Senior Dogs need "Senior" Food.  False, well kinda

Exercise ties closely with feeding.  Most dog foods labeled for seniors contain more fiber.  The idea was that you could feed less food but still fill up your dog’s tummy, hence the marketing “less active”.  In order to add more fiber, they have to take away something else, unfortunately that means they are also lower in protein and that’s actually the opposite of what you want for an older dog.  Granted with a dog who has kidney issues a low protein diet is ideal, but in your everyday older dog, >7 years, protein continues to be essential to their diet.  There are many “senior dog” formulas out there, but when do you start feeding those and what’s so special about them? 

1. Look for something with a lower calorie intake, but that maintains good protein levels. 

2. Aging can affect intestinal bacteria levels, so look for senior diets with fructooligosaccharides which are known to promote growth of beneficial bacteria.

3. Vitamin E and beta-carotene—these help eliminate free radicals that can damage tissue and they can also make immune systems more effective.

4. GLA or Gamma-linolenic acid which are omega 6s made in the liver tend to decrease with age, so supplementing with a food that contains GLA will help!  Or better yet, Fish Oils!

Every older dog is prone to putting on weight, but gaining fat is ten times worse with no exercise!  Last summer my dogs spent a week at the beach and I was feeding them more than what I normally feed them every day.  They were swimming and running up and down the beach every day and going for walks nearly everywhere.  They were way more active than in a normal week, so I fed them more food.  When we got back home, I transitioned back to their normal amount.  It is important to measure your dog’s food, yes, however it’s also ok not to be so regimented in their feeding.  If they are out swimming all weekend and playing, it’s ok to give them a little extra food and on days when they are laying around sunbathing, it’s ok to give them a little less.  You do it for yourself, why not for them?  But be careful, watch their weight!!  They may not LOOK heavier to you, but that can be deceiving.  Most vet offices are more than happy to let you bring your dog in for a quick weight check and some pet stores even have them now.  I know the face…the sad, I’m starving and please share your snack with me face.  I get it, we all love to give our dog’s treats, but be smart about it.  It’s the season for fruits and veggies at the Farmer’s Market.  Steer clear of grapes, raisons, onions and other foods that are not safe for dogs, but apples, carrots, green beans, zucchini, cucumber among others make a great snack for dogs of any age.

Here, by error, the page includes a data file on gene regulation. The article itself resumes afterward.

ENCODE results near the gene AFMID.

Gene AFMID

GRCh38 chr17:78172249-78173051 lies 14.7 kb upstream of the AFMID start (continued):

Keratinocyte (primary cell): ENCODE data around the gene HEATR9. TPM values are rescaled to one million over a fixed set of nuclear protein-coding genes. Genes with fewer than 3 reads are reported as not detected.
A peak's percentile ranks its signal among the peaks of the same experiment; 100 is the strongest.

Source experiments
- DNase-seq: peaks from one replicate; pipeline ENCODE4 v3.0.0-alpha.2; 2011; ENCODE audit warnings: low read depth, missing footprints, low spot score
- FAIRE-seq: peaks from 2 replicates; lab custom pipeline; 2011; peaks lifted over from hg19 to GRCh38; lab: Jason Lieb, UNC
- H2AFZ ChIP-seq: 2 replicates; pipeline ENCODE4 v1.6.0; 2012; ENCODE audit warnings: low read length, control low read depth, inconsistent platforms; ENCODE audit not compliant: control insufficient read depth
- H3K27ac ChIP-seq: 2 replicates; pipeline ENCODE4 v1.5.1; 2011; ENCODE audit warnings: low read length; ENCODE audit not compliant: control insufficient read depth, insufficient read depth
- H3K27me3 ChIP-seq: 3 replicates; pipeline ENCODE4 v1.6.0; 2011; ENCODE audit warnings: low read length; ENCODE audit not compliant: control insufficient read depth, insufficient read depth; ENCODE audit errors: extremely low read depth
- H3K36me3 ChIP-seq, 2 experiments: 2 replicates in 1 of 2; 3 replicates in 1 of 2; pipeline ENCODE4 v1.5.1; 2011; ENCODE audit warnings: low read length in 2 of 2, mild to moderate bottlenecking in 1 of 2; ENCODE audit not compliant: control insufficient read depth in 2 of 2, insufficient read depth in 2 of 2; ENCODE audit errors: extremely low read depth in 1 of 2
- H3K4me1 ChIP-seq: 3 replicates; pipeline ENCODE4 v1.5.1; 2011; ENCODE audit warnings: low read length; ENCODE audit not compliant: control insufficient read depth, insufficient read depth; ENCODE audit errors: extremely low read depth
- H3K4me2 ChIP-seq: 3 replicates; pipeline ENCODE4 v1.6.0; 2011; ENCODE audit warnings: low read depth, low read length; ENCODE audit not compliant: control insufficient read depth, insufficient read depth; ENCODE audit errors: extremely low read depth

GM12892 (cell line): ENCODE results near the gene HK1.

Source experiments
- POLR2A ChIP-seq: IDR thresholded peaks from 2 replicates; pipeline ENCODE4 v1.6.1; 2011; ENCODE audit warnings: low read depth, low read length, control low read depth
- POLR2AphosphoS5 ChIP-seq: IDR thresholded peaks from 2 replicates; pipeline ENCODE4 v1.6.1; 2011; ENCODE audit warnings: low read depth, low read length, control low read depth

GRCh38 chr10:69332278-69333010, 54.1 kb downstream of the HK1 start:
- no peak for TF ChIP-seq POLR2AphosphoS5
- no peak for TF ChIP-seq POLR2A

Periodic vet visits, massage (to checks for lumps and bumps), rugs to help with slippery floors, frequent potty breaks and other small changes in your life can help your senior dog feel more comfortable and confident.  Making efforts to keep them engaged in life and interacting with your family and the world around them will make all the difference in their “golden” years…..and it just might help you too.

  

Here's to snuggling...

Katie

Neuse River Golden Retiever Rescue